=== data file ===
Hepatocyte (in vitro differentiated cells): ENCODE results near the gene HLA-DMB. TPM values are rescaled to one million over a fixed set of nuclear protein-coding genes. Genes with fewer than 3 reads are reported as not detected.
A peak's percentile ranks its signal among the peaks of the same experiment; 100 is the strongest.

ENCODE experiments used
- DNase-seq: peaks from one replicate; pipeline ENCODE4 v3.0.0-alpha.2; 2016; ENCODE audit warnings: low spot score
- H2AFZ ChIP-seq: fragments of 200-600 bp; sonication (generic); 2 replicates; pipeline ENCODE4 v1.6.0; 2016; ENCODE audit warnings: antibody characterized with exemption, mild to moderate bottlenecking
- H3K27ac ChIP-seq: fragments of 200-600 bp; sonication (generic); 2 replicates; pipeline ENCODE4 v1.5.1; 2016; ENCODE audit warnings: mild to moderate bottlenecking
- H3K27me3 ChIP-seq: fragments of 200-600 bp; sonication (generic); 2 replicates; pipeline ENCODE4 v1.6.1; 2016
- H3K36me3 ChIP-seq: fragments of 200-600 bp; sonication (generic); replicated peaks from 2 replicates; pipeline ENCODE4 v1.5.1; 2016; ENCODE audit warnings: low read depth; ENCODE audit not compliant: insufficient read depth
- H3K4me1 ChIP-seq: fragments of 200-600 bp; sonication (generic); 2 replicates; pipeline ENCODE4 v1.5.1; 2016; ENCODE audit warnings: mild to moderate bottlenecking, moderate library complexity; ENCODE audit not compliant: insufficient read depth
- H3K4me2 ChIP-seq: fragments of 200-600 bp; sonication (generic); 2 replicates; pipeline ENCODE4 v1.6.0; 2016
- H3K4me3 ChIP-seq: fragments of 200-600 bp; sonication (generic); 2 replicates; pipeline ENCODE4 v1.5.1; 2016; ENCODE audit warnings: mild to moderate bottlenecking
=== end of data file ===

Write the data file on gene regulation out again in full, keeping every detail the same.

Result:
Hepatocyte (in vitro differentiated cells): ENCODE results near the gene HLA-DMB. TPM values are rescaled to one million over a fixed set of nuclear protein-coding genes. Genes with fewer than 3 reads are reported as not detected.
A peak's percentile ranks its signal among the peaks of the same experiment; 100 is the strongest.

ENCODE experiments used
- DNase-seq: peaks from one replicate; pipeline ENCODE4 v3.0.0-alpha.2; 2016; ENCODE audit warnings: low spot score
- H2AFZ ChIP-seq: fragments of 200-600 bp; sonication (generic); 2 replicates; pipeline ENCODE4 v1.6.0; 2016; ENCODE audit warnings: antibody characterized with exemption, mild to moderate bottlenecking
- H3K27ac ChIP-seq: fragments of 200-600 bp; sonication (generic); 2 replicates; pipeline ENCODE4 v1.5.1; 2016; ENCODE audit warnings: mild to moderate bottlenecking
- H3K27me3 ChIP-seq: fragments of 200-600 bp; sonication (generic); 2 replicates; pipeline ENCODE4 v1.6.1; 2016
- H3K36me3 ChIP-seq: fragments of 200-600 bp; sonication (generic); replicated peaks from 2 replicates; pipeline ENCODE4 v1.5.1; 2016; ENCODE audit warnings: low read depth; ENCODE audit not compliant: insufficient read depth
- H3K4me1 ChIP-seq: fragments of 200-600 bp; sonication (generic); 2 replicates; pipeline ENCODE4 v1.5.1; 2016; ENCODE audit warnings: mild to moderate bottlenecking, moderate library complexity; ENCODE audit not compliant: insufficient read depth
- H3K4me2 ChIP-seq: fragments of 200-600 bp; sonication (generic); 2 replicates; pipeline ENCODE4 v1.6.0; 2016
- H3K4me3 ChIP-seq: fragments of 200-600 bp; sonication (generic); 2 replicates; pipeline ENCODE4 v1.5.1; 2016; ENCODE audit warnings: mild to moderate bottlenecking